Fr. Boyle: Yeah, I don’t know why I put it in my book.

[laughter]

And so now I’m living my nightmare of my interview with Krista Tippett.

[laughter]

Now proven myself shallow and uninteresting.

Anyway, it’s called “With That Moon Language.”

“Admit something: Everyone you see, you say to them, ‘Love me.’

Of course you do not do this out loud,
otherwise someone would call the cops.
Still, though, think about this,
this great pull in us to connect.

Why not become the one who lives with a full moon in each eye
that is always saying,
with that sweet moon language,
what every other eye in this world
is dying to hear?”

Epigenetics and Resilience part two

Rachel Yehuda’s closing insights to Krista Tippett about resilience rang another couple of bells for me.

“What I hear from trauma survivors, what I’m always struck with is how upsetting it is when other people don’t help, or don’t acknowledge, or respond very poorly to needs or distress. I’m very struck by that.”

Oh, man.   This is the truest and most certain way to strike cruelly at somebody’s heart– remain stonily silent in the face of their pain.

“And I’m very struck by how many Holocaust survivors got through because there was one person that became the focus of their survival, or they were the focus of that person’s survival. So how we behave towards one another, individually and in society, I think, can really make a very big difference in, honestly, the effects of environmental events on our molecular biology. [laughs]”   

Oh, boy.  We live in what Henry Giroux rightfully calls a Culture of Cruelty.  The message could not be more explicit:  your worth as a person is directly tied to your wealth, as we see most directly in wrongful death awards.   How we treat each other, as a society, is beyond shameful.  But I am more struck by the first part of that statement, how one other good person in your life can give you reason not to succumb to despair.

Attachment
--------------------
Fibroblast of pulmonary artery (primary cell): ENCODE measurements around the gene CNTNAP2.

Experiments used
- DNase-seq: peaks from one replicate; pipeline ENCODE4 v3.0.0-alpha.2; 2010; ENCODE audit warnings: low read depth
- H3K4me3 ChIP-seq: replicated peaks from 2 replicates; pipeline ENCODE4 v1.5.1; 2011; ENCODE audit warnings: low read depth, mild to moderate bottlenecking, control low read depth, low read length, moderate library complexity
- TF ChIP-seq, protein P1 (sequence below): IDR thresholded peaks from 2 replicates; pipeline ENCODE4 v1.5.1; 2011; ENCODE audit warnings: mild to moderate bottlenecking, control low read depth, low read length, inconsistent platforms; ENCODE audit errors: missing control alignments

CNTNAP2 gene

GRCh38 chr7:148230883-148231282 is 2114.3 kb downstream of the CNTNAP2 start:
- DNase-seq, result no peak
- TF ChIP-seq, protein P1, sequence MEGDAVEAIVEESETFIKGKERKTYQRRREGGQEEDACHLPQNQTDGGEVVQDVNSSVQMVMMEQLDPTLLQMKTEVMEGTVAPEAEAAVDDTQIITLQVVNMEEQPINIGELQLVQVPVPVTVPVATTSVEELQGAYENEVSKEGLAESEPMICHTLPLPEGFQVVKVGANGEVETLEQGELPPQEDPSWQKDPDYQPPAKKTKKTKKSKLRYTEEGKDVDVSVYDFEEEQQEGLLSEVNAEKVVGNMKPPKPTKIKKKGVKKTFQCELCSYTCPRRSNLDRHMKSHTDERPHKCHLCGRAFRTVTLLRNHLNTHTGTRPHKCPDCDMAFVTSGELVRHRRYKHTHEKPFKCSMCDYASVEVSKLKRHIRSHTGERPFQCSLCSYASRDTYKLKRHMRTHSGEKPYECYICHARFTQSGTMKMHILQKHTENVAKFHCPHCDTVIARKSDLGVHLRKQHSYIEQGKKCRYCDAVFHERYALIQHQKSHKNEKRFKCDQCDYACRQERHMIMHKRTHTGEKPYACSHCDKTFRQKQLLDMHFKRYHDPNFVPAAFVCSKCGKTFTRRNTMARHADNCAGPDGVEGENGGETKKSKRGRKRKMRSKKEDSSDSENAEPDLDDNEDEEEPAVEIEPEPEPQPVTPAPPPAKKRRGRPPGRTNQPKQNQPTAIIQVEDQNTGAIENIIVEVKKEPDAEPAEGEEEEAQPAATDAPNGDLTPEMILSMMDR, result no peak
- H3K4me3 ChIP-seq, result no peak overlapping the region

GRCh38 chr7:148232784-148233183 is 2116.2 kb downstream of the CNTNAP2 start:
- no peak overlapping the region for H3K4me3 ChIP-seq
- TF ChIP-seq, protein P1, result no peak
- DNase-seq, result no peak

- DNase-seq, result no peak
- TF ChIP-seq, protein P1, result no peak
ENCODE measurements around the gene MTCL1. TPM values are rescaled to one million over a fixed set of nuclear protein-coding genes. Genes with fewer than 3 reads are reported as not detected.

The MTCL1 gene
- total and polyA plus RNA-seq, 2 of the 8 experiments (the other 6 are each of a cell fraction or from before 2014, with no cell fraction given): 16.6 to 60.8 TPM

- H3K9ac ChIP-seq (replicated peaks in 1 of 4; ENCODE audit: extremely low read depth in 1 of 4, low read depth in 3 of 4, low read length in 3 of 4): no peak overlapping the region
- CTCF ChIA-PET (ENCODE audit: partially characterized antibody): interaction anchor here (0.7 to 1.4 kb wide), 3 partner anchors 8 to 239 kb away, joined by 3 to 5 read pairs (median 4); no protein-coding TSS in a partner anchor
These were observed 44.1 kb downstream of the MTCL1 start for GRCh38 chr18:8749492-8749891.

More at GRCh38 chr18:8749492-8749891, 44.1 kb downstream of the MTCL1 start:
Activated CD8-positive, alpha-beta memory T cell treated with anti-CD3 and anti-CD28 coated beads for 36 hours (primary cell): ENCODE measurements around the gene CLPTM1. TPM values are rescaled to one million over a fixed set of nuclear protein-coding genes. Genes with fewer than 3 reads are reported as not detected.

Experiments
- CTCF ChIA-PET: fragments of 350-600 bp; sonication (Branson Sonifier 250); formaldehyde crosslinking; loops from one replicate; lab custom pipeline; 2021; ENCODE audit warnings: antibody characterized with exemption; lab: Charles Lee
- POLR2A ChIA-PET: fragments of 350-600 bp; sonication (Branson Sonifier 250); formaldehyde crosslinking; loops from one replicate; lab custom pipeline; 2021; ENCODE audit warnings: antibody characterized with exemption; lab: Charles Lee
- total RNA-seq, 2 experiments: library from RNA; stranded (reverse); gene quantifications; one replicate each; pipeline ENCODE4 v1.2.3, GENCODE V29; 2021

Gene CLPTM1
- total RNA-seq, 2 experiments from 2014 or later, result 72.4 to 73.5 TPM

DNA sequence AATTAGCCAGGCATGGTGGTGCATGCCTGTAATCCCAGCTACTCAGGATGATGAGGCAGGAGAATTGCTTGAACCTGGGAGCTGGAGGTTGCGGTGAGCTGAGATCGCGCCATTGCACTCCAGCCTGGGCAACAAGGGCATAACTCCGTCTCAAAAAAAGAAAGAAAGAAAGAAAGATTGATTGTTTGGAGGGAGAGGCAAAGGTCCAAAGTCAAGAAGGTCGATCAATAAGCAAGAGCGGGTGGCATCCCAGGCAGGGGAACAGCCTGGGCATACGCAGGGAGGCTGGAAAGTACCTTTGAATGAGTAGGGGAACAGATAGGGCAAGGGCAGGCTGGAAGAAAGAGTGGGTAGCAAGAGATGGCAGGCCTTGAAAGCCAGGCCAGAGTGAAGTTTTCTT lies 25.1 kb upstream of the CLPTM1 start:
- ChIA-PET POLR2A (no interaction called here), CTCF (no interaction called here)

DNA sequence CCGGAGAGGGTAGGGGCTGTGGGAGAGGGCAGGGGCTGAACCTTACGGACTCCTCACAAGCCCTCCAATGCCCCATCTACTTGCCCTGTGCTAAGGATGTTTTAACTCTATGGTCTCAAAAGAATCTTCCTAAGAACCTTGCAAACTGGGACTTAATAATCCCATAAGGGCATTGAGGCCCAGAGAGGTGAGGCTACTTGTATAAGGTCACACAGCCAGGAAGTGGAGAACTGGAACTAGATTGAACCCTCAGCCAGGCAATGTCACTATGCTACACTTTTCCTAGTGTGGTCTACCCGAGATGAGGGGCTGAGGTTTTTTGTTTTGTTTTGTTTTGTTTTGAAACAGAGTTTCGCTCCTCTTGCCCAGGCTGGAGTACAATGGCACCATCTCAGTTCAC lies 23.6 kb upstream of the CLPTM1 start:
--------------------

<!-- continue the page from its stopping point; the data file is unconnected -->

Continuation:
I recall Primo Levi, in his memoir of his time in Auschwitz, describing a fellow prisoner who, simply by being a good guy, not being twisted beyond recognition by the inhuman pressures of life in the death camp, gave Levi enough hope to enable him to survive.   One man, simply by remaining friendly and decent to others, enabled Levi to picture life beyond the borders of Auschwitz.  He credits this man with his being able to cling to reason enough to survive an unimaginable nightmare.

Now, suppose you have one person, a person who listens to you, doesn’t dismiss your pain, supports you when you’re anxious, gives you the strong feeling that you are important and have value as a person.   What if this same person, in a moment of high stress, once threatened to cut your throat, after killing your parents and burning your kids alive?   Ah, nothing is simple, my friends.

To mention this, in the context of this conversation, may strike some readers as insane.  Think of it, though, the desperation not be alone in a frightening, violent culture where fear is broadcast to us around the clock, fear that drives hatred and rage and ratings and shopping and elections, can become so great that we will accept the love and support of someone who also, in a moment of crisis for them, raged that they would murder us.    Many women every year are killed by such mates, otherwise loving but liable to snap and do unspeakable things when the stress gets to be unbearable for them.